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Graveyard for Dreams No More
|Senior Counsel Scott Woodruff helps members and advocates for homeschool freedom in your state. He and his wife homeschooled their children.
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Wisconsin was a graveyard for the hopes and dreams of many aspiring homeschool athletes until just recently. Here’s what happened.
A Wisconsin state lawmaker wrote language into this year’s budget bill that would require public schools to let homeschoolers try out for sports teams. That would have done the job, but the measure went on and prohibited public schools from joining any association that did not uphold the rights of homeschoolers seeking to participate in sports. Feelings ran high both for and against, but the legislature saw the wisdom of the idea and passed the measure.
All eyes then focused on what the governor would do. Governor Scott Walker used his line-item veto power to snip out just one part of the bill—the part prohibiting public schools from joining certain associations—and then signed the bill.
Since the part of the bill mandating that public schools allow homeschoolers to try out for teams was not vetoed, HSLDA sent out a bulletin informing families of their new rights and offering support. But the Wisconsin Interscholastic Athletic Association (WIAA) and one other organization promptly announced that “nothing had changed.” They said that even with the enactment of the bill, a homeschool student could not try out for a team unless he or she enrolled as a full-time public school student. They said, in effect, that a homeschooler must stop being a homeschooler to participate.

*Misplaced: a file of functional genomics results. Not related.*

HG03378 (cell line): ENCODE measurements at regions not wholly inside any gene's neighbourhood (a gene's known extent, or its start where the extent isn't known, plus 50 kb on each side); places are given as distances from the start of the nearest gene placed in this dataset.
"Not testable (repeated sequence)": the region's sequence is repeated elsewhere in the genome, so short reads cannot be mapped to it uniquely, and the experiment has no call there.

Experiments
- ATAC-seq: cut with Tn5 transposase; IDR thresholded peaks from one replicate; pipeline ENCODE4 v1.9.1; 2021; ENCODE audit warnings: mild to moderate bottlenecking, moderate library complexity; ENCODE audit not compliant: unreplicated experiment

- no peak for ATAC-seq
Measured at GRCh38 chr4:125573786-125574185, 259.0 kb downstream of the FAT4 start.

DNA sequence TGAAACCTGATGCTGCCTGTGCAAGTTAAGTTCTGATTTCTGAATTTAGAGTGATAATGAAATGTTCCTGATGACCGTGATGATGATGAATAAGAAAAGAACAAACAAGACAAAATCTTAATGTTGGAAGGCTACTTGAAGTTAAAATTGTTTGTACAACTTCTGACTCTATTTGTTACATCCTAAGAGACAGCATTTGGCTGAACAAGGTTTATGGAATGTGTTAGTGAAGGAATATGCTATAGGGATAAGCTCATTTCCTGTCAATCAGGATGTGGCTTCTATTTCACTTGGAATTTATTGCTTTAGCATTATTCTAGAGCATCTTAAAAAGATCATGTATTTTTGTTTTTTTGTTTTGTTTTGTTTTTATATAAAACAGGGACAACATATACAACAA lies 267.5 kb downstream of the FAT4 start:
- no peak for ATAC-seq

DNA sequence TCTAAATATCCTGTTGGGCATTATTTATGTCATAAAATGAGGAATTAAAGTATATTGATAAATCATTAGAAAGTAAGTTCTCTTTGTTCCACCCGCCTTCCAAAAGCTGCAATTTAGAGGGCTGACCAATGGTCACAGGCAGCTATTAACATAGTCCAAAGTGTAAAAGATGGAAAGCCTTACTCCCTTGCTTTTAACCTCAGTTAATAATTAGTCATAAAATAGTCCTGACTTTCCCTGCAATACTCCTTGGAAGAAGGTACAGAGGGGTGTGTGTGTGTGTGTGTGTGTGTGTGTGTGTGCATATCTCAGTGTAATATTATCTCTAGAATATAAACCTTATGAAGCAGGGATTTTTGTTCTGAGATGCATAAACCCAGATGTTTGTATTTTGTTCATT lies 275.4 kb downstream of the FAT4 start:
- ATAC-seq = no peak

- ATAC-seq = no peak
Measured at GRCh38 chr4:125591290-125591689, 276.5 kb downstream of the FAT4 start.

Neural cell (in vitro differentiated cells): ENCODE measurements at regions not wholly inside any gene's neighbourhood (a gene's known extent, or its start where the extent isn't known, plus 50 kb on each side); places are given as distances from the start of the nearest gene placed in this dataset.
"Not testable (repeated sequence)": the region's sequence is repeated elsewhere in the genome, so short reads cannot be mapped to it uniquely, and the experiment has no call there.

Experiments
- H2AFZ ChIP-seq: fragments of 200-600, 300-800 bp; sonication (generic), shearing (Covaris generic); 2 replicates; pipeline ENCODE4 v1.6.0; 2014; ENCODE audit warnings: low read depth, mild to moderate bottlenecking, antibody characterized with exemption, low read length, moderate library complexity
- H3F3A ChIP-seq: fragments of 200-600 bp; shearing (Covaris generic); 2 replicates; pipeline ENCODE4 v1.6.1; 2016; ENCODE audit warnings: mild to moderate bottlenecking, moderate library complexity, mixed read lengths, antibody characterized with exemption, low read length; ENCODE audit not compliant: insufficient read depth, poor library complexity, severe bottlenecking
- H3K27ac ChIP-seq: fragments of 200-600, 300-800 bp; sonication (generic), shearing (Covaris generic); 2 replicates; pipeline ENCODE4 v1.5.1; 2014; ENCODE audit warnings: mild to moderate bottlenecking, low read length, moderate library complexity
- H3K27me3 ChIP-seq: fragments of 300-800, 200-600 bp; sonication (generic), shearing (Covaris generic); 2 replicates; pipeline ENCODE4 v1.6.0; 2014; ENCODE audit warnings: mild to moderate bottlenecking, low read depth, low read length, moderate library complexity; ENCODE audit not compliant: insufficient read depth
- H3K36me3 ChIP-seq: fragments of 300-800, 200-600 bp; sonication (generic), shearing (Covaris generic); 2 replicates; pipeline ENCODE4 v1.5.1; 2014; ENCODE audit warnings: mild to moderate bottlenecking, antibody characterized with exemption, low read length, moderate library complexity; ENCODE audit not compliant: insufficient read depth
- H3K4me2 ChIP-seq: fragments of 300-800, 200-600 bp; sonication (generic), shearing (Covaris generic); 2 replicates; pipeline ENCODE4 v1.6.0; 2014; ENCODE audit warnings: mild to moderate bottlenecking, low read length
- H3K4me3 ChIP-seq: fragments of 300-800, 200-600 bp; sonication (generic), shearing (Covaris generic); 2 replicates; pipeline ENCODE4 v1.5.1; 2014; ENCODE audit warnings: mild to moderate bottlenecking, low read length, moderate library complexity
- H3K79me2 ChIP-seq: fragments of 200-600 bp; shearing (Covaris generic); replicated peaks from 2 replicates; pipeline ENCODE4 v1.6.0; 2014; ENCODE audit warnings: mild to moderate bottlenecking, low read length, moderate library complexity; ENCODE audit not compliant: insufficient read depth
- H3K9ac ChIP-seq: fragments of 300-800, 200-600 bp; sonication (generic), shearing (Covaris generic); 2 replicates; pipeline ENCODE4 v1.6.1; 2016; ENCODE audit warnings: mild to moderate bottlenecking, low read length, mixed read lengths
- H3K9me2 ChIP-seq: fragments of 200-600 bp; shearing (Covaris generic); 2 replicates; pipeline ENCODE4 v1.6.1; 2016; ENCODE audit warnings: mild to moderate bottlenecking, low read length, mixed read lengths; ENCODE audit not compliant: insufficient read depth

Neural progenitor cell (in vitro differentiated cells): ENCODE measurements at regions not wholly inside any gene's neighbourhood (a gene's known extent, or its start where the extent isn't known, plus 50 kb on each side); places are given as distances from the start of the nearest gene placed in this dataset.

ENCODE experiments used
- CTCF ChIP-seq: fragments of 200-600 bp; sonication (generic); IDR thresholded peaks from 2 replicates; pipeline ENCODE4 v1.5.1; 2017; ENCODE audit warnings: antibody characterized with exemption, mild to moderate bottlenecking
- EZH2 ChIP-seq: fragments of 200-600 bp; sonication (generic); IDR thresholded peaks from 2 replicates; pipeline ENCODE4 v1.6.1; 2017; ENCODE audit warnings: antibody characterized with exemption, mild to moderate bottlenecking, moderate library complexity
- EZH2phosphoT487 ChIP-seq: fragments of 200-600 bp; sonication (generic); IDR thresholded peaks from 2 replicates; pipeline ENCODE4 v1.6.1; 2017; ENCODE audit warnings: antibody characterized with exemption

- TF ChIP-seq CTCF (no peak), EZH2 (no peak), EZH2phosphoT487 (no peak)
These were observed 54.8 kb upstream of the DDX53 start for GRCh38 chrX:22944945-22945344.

As this clear defiance of the new law became widely known, the Wisconsin Legislative Council (lawyers who assist Wisconsin lawmakers) stepped in. They wrote a memo to a lawmaker saying that the new law requires public schools to allow homeschool athletes to try out regardless of the few lines the governor snipped out, and regardless of whatever the WIAA might do.
HSLDA Senior Counsel Scott A. Woodruff wrote a letter to the WIAA highlighting that access to sports was now a legally enforceable right. He urged them quickly to bring their rules into compliance with state law and offered to assist them. In a follow-up phone call with Woodruff, WIAA representative Wade Labecki telegraphed that WIAA did not want a court fight.
Five days later the WIAA did the right thing. It sent out a bulletin to public schools advising them that they must honor the rights of homeschool athletes, and suspending its rule that only full-time public school students could play on teams.
Homeschool students in southeast Wisconsin may have little interest in this new right. The Southeast Wisconsin Christian Home Athletics league is already available to them. But for students in other parts of the state, this measure will allow them to continue their homeschool program and breathe fresh life into their athletic aspirations.
While HSLDA and Wisconsin Christian Home Educators Association, our Wisconsin partner, were neutral while the measure was pending, with its enactment we now stand ready to help homeschool families who desire access to sports and extracurricular activities under the new law. HSLDA has already helped one young homeschool athlete achieve access to a public school football program.
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If you or someone you know is not a member of HSLDA, will you consider taking a moment today to join or recommend us? Your support enables us to defend individual families threatened by government officials and protect homeschooling freedom for all. Join now >>